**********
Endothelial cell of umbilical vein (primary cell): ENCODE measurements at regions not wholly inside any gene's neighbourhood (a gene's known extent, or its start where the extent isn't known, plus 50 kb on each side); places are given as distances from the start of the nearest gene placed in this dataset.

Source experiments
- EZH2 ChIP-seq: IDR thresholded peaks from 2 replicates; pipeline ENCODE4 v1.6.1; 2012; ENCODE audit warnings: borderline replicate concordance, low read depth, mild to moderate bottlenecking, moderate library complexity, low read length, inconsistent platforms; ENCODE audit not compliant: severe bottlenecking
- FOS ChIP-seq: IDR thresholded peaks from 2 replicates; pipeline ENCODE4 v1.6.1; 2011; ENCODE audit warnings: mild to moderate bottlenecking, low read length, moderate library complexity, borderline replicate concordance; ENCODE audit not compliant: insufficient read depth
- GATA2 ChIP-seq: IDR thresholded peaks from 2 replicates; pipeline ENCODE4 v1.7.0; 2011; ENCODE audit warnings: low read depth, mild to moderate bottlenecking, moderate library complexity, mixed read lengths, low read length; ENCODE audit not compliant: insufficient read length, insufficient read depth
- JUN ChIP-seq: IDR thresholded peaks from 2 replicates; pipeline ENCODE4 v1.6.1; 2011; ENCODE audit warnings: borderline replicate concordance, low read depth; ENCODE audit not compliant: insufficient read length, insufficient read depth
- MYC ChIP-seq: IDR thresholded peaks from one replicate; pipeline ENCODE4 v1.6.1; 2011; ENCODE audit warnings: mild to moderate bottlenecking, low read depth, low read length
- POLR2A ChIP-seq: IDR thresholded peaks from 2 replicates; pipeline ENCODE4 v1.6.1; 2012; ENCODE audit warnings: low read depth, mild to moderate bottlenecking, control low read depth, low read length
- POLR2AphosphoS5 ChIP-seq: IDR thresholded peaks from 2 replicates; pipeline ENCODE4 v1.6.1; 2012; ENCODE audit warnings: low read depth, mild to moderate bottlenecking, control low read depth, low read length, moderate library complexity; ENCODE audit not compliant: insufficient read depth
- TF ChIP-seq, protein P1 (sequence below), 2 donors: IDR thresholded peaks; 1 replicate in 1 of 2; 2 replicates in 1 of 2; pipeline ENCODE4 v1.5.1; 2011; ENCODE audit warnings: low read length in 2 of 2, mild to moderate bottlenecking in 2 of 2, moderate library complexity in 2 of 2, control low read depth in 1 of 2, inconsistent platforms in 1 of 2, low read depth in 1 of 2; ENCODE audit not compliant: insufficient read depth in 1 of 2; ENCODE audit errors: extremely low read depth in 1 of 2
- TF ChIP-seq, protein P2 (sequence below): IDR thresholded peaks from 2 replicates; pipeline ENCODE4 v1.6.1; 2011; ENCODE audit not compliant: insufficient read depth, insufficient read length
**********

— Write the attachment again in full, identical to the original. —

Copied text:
Endothelial cell of umbilical vein (primary cell): ENCODE measurements at regions not wholly inside any gene's neighbourhood (a gene's known extent, or its start where the extent isn't known, plus 50 kb on each side); places are given as distances from the start of the nearest gene placed in this dataset.

Source experiments
- EZH2 ChIP-seq: IDR thresholded peaks from 2 replicates; pipeline ENCODE4 v1.6.1; 2012; ENCODE audit warnings: borderline replicate concordance, low read depth, mild to moderate bottlenecking, moderate library complexity, low read length, inconsistent platforms; ENCODE audit not compliant: severe bottlenecking
- FOS ChIP-seq: IDR thresholded peaks from 2 replicates; pipeline ENCODE4 v1.6.1; 2011; ENCODE audit warnings: mild to moderate bottlenecking, low read length, moderate library complexity, borderline replicate concordance; ENCODE audit not compliant: insufficient read depth
- GATA2 ChIP-seq: IDR thresholded peaks from 2 replicates; pipeline ENCODE4 v1.7.0; 2011; ENCODE audit warnings: low read depth, mild to moderate bottlenecking, moderate library complexity, mixed read lengths, low read length; ENCODE audit not compliant: insufficient read length, insufficient read depth
- JUN ChIP-seq: IDR thresholded peaks from 2 replicates; pipeline ENCODE4 v1.6.1; 2011; ENCODE audit warnings: borderline replicate concordance, low read depth; ENCODE audit not compliant: insufficient read length, insufficient read depth
- MYC ChIP-seq: IDR thresholded peaks from one replicate; pipeline ENCODE4 v1.6.1; 2011; ENCODE audit warnings: mild to moderate bottlenecking, low read depth, low read length
- POLR2A ChIP-seq: IDR thresholded peaks from 2 replicates; pipeline ENCODE4 v1.6.1; 2012; ENCODE audit warnings: low read depth, mild to moderate bottlenecking, control low read depth, low read length
- POLR2AphosphoS5 ChIP-seq: IDR thresholded peaks from 2 replicates; pipeline ENCODE4 v1.6.1; 2012; ENCODE audit warnings: low read depth, mild to moderate bottlenecking, control low read depth, low read length, moderate library complexity; ENCODE audit not compliant: insufficient read depth
- TF ChIP-seq, protein P1 (sequence below), 2 donors: IDR thresholded peaks; 1 replicate in 1 of 2; 2 replicates in 1 of 2; pipeline ENCODE4 v1.5.1; 2011; ENCODE audit warnings: low read length in 2 of 2, mild to moderate bottlenecking in 2 of 2, moderate library complexity in 2 of 2, control low read depth in 1 of 2, inconsistent platforms in 1 of 2, low read depth in 1 of 2; ENCODE audit not compliant: insufficient read depth in 1 of 2; ENCODE audit errors: extremely low read depth in 1 of 2
- TF ChIP-seq, protein P2 (sequence below): IDR thresholded peaks from 2 replicates; pipeline ENCODE4 v1.6.1; 2011; ENCODE audit not compliant: insufficient read depth, insufficient read length